Mexican wins award for space image

Joel Sánchez Bermúdez won the award for the reconstruction of the most beautiful and accurate astronomical image

Mexican wins award for most beautiful astronomical image
A satellite dish at the European Austral Observatory in Chile, with which Joel Sánchez Bermúdez's image was generated - Photo: C. Pontoni/EFE
English 04/07/2018 14:43 Notimex Mexico City Actualizada 13:56

The Mexican researcher of the European Southern Observatory (ESO), Joel Sánchez Bermúdez, won the award for the reconstruction of the most beautiful and accurate astronomical image.

The image was captured by him and his team, formed by the Spaniards Antxón Alberdi and Rainer Schödel; said award was granted at the Society of Engineers’ Photo-Optical Instrumentation Congress (SPIE).

The aim of the contest of interferometric images is to test the software and the methodological capabilities for the reconstruction of images in the infrared spectrum.

The reconstruction of this type of images is fundamental in modern astronomy to understand the phenomena that occurs every day in the universe.

The contest consists of expert teams and participants from around the world receiving a series of data obtained from simulations made by the organizers according to the parameters of the instruments and telescopes. Thereon, the teams process the interferometric data and create an image.

The image generated by the Mexican scientist recreates a central star with a disk of elongated dust and an asymmetric brightness, with a planet in formation. This type of young star is common in the universe and it is thought that the Sun and solar system had a similar formation process.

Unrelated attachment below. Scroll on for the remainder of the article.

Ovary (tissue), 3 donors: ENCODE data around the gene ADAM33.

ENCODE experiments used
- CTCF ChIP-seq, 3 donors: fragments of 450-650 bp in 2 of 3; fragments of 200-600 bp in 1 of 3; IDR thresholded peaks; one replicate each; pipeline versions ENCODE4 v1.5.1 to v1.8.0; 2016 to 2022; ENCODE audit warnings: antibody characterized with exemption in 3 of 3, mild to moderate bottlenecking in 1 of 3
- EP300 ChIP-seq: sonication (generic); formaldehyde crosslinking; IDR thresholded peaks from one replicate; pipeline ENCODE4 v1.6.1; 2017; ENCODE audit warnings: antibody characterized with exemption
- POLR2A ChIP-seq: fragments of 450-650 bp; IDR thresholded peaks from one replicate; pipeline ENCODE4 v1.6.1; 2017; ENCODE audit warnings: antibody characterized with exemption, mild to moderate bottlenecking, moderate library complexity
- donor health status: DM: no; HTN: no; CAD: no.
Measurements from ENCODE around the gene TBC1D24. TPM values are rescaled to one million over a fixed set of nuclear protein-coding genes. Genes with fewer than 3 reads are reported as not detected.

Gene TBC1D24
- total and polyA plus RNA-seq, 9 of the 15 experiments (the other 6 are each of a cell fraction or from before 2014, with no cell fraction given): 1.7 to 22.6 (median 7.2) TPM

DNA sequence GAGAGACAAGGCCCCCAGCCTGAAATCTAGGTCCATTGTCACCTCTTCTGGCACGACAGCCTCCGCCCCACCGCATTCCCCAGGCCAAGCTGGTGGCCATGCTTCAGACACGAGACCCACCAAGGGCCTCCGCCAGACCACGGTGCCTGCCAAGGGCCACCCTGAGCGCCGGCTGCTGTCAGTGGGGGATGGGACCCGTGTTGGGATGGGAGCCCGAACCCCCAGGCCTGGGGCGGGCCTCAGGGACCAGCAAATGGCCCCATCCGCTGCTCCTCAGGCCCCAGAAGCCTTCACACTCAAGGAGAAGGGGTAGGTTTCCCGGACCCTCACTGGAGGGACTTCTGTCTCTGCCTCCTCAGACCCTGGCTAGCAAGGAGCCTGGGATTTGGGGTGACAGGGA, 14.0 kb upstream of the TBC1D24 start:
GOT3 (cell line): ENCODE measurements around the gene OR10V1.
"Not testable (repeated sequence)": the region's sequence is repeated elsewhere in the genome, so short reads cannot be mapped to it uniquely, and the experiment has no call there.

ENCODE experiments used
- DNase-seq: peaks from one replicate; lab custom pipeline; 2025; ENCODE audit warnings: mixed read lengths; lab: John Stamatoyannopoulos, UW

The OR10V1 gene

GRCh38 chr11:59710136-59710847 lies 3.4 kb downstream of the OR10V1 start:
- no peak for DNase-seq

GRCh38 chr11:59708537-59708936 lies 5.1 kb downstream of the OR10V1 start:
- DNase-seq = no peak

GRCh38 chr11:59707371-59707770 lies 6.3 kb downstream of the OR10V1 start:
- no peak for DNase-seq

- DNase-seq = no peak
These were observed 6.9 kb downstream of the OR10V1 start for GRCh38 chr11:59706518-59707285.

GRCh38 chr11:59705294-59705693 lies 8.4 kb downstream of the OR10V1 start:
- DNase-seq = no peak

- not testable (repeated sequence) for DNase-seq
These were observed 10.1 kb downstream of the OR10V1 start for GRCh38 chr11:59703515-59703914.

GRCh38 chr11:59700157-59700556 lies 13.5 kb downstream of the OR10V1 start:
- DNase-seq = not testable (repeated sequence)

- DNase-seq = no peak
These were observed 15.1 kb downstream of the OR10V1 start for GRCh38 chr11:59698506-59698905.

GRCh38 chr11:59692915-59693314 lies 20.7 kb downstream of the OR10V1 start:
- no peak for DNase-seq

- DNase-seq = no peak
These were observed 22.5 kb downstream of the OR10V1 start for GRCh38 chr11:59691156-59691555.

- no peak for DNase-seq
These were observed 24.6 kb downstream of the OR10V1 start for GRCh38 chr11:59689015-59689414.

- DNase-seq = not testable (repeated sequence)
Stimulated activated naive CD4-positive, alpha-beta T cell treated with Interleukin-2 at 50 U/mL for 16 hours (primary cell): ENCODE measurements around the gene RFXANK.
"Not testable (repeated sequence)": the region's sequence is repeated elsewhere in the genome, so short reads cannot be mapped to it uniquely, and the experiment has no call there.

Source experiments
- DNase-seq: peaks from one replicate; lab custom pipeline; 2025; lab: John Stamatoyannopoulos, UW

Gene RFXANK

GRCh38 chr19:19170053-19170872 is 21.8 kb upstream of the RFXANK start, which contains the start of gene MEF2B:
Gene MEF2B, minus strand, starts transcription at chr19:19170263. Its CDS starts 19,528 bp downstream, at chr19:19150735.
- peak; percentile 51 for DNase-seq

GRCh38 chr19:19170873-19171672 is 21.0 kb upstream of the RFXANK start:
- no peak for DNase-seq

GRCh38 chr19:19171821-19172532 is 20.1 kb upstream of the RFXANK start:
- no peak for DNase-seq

"This contest serves as a reference to establish the limits and scope of the technology that exists in the field of infrared interferometry", clarified Joel Sánchez Bermúdez in an interview for the news agency of the National Council of Science and Technology (CONACYT).

He added that, in addition to the image, the physical parameters of the observed object have to be delivered upfront, so the participation of experts from the universities of Cambridge, Lyon, and Leuven was required.

The contest has been held biennially for 16 years and, in previous editions, teams and researchers have reconstructed images of stars, star clusters, discs around stars, as well as planets out of the interferometric data.

The astronomical interferometry is an observational technique that has allowed astronomers to observe stars and galaxies in as much detail as possible. This technique allows for two or more telescopes to be combined at the same time to observe an astronomical object.

"For an interferometer like the Very Large Telescope Interferometer, located in the Atacama desert in Chile, the level of detail achieved is equivalent to seeing a five-peso coin on the surface of the Moon," the researcher explained.

This is the second time that Joel Sánchez Bermúdez wins this contest, which has placed him as one of the most renowned astronomy reconstructionists worldwide for the quality and precision of his work.

The first time was in 2014, when he was still a PhD student.

In this edition of the contest, specialists from all over the world had to reconstruct a star in formation with a disk of dust and a planet out of the interferometric data.

The specialist’s line of research revolves around the analysis of interferometric data for the study of stars of high masses, which are the stars that produce virtually all the ingredients of which the universe is made, so they acquire a particular relevance to study all the astronomical phenomena.

"The study of this type of stars with interferometry is important to understand their evolution and effect on the chemical evolution of galaxies," he said.